RAMALLAH, West Bank, (Reuters) – Palestinian President Mahmoud Abbas is planning to call early elections, seeing little point in further talks on a government to replace a Hamas-led coalition boycotted by the West, aides said on Saturday.
Abbas told senior Palestinian officials “he has gone a long way to form a unity government but he failed” because Hamas objected to join a coalition that met world demands to renounce violence and recognise Israel, an aide to Abbas told Reuters.
The aide said Abbas had told lawmakers and officials of the ruling Palestine Liberation Organisation’s Executive Committee he would announce in a speech later this week: “I find no alternative but to go back to the people and call early elections.”
“I am not closing the door on dialogue, but will personally not take part in it. I have done my part and I see no choice but to go back to the people,” Abbas was quoted to have said.
Top Palestinian negotiator Saeb Erekat, who was also at the meeting, said: “My understanding from Abbas’ words today is that he is leaning towards calling for early presidential and parliamentary elections.”
Talks between Abbas’s Fatah movement and Hamas at forming a unity government broke down last month over the Islamist Hamas’s refusal to meet Western demands to recognise Israel.
Abbas announced talks over forming a unity government had reached a “dead end” after a dispute over Hamas’s demand to maintain control of the key finance and interior ministries.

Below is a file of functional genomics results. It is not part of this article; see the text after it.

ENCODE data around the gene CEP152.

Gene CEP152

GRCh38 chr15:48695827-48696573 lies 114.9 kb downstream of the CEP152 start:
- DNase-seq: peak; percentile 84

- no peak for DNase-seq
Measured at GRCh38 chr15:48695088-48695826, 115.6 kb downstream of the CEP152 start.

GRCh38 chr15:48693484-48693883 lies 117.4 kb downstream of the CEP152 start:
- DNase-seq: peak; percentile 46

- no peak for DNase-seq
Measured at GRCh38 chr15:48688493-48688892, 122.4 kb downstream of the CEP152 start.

A Hamas spokesman challenged Abbas’s authority to call a legislative poll and urged a resumption of talks for a new, joint government. “We will not allow any coup against this government,” Ismail Rudwan, the spokesman, said.
Izzat al-Rishq, a member of Hamas’s exiled leadership, said in Damascus Hamas did not mind new presidential elections to replace Abbas but opposed new parliamentary elections. The group defeated Fatah in January’s elections for the Palestinian parliament and formed a government in March. “Abbas closed the door on the talks for a unity government by ignoring agreed bases for the negotiations,” he said.
Two Palestinian parliamentary guards were wounded in an exchange of fire at the legislature’s building in the Gaza Strip in the latest incident of violence fuelled by growing chaos.
The violence erupted as 1,400 police and security officers protested against not receiving salaries for months because the Hamas-led government has neared bankruptcy due to a Western aid boycott aimed at pressing it to change policies toward Israel.